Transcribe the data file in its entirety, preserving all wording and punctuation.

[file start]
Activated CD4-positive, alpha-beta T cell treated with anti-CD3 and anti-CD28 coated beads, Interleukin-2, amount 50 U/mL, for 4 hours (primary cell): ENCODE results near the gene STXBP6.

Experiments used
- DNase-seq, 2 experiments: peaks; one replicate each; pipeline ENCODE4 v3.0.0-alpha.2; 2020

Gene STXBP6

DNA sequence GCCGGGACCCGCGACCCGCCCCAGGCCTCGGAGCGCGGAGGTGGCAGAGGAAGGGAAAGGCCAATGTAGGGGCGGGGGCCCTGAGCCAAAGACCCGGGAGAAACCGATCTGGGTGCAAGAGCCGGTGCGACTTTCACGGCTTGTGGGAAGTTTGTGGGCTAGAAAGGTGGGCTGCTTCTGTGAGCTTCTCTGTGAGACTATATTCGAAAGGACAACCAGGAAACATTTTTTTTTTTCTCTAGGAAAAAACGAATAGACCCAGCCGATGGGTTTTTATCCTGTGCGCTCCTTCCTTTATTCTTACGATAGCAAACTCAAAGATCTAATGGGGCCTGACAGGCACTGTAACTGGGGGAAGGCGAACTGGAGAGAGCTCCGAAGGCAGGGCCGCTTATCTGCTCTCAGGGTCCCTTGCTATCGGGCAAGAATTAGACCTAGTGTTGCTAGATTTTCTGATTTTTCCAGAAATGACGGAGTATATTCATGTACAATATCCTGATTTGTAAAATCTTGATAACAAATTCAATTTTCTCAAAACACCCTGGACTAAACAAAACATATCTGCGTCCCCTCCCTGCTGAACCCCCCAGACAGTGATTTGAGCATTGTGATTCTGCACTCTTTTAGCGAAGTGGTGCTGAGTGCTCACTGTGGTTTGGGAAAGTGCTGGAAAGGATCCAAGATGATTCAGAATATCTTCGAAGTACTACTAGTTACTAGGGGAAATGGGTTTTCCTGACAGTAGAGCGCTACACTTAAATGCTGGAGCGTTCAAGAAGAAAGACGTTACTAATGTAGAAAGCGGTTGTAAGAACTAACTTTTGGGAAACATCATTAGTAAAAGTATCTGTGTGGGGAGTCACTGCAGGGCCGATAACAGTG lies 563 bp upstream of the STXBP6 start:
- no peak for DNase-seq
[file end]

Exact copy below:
Activated CD4-positive, alpha-beta T cell treated with anti-CD3 and anti-CD28 coated beads, Interleukin-2, amount 50 U/mL, for 4 hours (primary cell): ENCODE results near the gene STXBP6.

Experiments used
- DNase-seq, 2 experiments: peaks; one replicate each; pipeline ENCODE4 v3.0.0-alpha.2; 2020

Gene STXBP6

DNA sequence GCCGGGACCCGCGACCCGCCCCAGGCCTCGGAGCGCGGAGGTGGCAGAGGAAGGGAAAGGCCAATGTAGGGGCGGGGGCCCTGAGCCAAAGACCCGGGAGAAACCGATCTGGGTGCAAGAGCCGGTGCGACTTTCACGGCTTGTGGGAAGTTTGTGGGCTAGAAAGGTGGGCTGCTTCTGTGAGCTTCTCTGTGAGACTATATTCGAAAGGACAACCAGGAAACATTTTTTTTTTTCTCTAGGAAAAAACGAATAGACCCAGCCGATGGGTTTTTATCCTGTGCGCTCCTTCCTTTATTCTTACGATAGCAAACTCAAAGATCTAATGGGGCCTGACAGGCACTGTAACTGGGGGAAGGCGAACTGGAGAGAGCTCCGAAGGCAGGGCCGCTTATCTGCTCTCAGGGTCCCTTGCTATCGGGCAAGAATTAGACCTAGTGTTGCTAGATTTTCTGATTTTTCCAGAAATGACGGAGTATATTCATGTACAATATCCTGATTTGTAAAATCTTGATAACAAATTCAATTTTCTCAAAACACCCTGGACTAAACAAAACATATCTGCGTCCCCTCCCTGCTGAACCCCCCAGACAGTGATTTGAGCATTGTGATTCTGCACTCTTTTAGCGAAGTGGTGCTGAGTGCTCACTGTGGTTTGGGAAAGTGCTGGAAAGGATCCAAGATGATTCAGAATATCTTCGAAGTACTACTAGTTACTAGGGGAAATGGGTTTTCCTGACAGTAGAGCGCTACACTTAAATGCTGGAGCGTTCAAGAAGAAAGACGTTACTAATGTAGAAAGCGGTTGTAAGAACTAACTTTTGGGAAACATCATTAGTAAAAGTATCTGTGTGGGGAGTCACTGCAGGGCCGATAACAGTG lies 563 bp upstream of the STXBP6 start:
- no peak for DNase-seq